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Woodard v. Rest Haven Christian Services

March 16, 2009


The opinion of the court was delivered by: Judge Joan B. Gottschall


Plaintiff Michelle Woodard has filed a Title VII employment discrimination lawsuit against Defendant Rest Haven Christian Services, d/b/a Rest Haven Central ("Rest Haven"), alleging sex discrimination as provided in the Pregnancy Discrimination Act, Pub. L. No. 95-555, 92 Stat. 2076 (1978) ("PDA"), which amended Title VII. See 42 U.S.C. § 2000e(k). Woodard seeks relief under theories of disparate treatment and disparate impact. Rest Haven has moved for summary judgment.


Woodard was employed with Rest Haven from 2002 to some time in 2006 as a Certified Nursing Assistant ("CNA"). At the time of the alleged discrimination, Woodard was working approximately thirty hours per week. Woodard became pregnant near the end of 2005, and on February 24, 2006, she gave her supervisor a note from her doctor which stated that "My patient is pregnant and is required to be on light duty, 'sitting mostly' until the end of her pregnancy." The parties refer to this as a request for "light duty." Rest Haven declined to accommodate this request as written, and did not seek any clarification from Woodard or from Woodard's doctor as to the precise limitations Woodard's pregnancy required. Woodard was not permitted to work on February 24, 2006, and was taken off of Rest Haven's work schedule. Neither party suggests that Woodard's performance prior to February 24, 2006 was deficient.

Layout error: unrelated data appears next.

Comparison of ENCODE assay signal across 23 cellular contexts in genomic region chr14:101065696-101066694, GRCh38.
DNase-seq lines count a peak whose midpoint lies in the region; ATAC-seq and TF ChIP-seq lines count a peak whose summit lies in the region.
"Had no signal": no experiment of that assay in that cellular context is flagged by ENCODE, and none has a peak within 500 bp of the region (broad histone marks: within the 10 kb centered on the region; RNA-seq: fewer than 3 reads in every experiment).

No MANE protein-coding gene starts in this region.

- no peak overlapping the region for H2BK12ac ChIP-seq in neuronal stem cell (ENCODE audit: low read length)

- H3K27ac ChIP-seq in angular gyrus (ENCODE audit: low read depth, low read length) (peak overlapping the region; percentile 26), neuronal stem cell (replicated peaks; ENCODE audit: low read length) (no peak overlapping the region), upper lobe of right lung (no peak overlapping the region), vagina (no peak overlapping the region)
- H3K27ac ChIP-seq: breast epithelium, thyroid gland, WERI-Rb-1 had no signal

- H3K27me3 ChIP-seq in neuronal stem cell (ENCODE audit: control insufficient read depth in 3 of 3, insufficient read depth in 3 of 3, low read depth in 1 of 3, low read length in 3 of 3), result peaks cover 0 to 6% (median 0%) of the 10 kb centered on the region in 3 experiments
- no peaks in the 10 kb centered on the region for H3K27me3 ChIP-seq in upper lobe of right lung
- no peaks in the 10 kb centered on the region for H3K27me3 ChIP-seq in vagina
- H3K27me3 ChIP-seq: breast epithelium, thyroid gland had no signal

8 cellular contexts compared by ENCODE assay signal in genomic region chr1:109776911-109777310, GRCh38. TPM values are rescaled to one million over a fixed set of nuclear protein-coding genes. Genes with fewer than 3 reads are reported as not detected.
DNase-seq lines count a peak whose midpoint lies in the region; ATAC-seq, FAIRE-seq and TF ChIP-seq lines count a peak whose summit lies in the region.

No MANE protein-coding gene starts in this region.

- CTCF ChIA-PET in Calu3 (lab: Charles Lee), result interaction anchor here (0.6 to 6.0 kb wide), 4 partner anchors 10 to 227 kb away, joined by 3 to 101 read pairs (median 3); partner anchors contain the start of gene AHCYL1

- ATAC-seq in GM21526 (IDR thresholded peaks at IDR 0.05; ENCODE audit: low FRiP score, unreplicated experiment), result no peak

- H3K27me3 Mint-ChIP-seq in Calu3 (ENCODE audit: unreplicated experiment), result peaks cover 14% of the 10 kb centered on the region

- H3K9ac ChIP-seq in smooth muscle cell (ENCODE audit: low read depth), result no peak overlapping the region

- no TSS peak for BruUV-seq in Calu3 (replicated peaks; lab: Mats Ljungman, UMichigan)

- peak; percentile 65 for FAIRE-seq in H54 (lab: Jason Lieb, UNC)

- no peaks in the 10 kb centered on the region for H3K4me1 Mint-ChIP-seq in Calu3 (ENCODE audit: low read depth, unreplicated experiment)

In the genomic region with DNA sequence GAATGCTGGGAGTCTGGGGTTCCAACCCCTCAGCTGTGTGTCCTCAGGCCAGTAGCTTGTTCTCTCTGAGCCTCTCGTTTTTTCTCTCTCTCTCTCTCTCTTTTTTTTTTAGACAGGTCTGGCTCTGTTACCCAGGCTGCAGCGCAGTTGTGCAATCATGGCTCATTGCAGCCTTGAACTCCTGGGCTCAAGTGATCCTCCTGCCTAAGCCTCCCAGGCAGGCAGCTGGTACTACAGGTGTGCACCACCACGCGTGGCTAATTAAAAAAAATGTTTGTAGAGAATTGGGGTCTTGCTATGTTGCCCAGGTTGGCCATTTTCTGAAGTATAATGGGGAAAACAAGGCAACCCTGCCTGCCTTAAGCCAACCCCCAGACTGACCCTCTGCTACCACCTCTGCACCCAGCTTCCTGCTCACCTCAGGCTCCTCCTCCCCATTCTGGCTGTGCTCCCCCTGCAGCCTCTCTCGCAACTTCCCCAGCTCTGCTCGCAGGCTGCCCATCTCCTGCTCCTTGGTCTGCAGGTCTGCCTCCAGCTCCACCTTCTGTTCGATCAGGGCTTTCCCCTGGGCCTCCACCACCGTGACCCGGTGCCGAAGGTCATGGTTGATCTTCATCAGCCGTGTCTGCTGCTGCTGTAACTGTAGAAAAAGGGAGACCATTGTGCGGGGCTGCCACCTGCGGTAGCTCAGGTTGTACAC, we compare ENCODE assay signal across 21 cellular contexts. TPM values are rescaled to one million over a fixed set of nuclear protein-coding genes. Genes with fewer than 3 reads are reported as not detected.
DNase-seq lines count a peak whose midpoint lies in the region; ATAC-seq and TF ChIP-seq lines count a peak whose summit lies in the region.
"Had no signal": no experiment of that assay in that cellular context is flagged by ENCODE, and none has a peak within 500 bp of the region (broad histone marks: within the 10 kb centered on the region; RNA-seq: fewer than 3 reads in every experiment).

The parties dispute why Rest Haven declined to accommodate Woodard's request. Rest Haven takes the position that it has a non-written policy whereby it will accommodate only light duty requests made by employees who are injured on the job (hereinafter referred to as "the policy"). Woodard disputes that the policy exists, and even assuming it does exist, Woodard argues that it is not uniformly applied. Woodard contends that the reason for the denial is that Rest Haven discriminates on the basis of pregnancy.

The parties disagree as to the precise definition of "light duty." Woodard argues that this term means that there is a reduction and/or modification in job function that complies with an employee's medical restrictions. Rest Haven objects that this definition is insufficient, asserting that light duty also assumes that the temporary disability was caused by an on-the-job injury. See Def. Resp. to Pl.'s Local R. 56.1(b)(3)(C) Stmt. of Add'l Facts at 13 (Doc. No. 93). The parties agree that the tasks a recipient of light duty is required to perform vary depending upon the circumstances of the particular employee's medical restrictions-indeed, Rest Haven describes the light-duty work requirements as being "invented" to reflect what the employee is capable of doing.